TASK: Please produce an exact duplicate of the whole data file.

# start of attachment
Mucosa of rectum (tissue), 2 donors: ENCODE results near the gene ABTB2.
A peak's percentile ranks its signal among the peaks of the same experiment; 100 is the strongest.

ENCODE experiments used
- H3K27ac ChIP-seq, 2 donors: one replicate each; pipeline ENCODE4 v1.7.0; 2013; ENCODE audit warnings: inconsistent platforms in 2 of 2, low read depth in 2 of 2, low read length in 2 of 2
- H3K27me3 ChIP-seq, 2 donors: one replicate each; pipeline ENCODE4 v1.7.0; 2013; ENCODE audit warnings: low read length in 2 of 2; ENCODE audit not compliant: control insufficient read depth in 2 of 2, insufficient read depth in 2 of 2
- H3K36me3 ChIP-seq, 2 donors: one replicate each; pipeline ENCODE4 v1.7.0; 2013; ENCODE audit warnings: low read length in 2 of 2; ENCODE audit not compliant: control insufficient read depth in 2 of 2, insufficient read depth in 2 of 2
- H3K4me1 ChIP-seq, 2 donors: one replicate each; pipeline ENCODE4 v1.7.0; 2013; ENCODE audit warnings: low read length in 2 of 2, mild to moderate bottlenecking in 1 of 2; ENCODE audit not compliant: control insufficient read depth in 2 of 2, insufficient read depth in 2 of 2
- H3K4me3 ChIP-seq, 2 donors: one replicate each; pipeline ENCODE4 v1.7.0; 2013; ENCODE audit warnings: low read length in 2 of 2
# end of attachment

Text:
Mucosa of rectum (tissue), 2 donors: ENCODE results near the gene ABTB2.
A peak's percentile ranks its signal among the peaks of the same experiment; 100 is the strongest.

ENCODE experiments used
- H3K27ac ChIP-seq, 2 donors: one replicate each; pipeline ENCODE4 v1.7.0; 2013; ENCODE audit warnings: inconsistent platforms in 2 of 2, low read depth in 2 of 2, low read length in 2 of 2
- H3K27me3 ChIP-seq, 2 donors: one replicate each; pipeline ENCODE4 v1.7.0; 2013; ENCODE audit warnings: low read length in 2 of 2; ENCODE audit not compliant: control insufficient read depth in 2 of 2, insufficient read depth in 2 of 2
- H3K36me3 ChIP-seq, 2 donors: one replicate each; pipeline ENCODE4 v1.7.0; 2013; ENCODE audit warnings: low read length in 2 of 2; ENCODE audit not compliant: control insufficient read depth in 2 of 2, insufficient read depth in 2 of 2
- H3K4me1 ChIP-seq, 2 donors: one replicate each; pipeline ENCODE4 v1.7.0; 2013; ENCODE audit warnings: low read length in 2 of 2, mild to moderate bottlenecking in 1 of 2; ENCODE audit not compliant: control insufficient read depth in 2 of 2, insufficient read depth in 2 of 2
- H3K4me3 ChIP-seq, 2 donors: one replicate each; pipeline ENCODE4 v1.7.0; 2013; ENCODE audit warnings: low read length in 2 of 2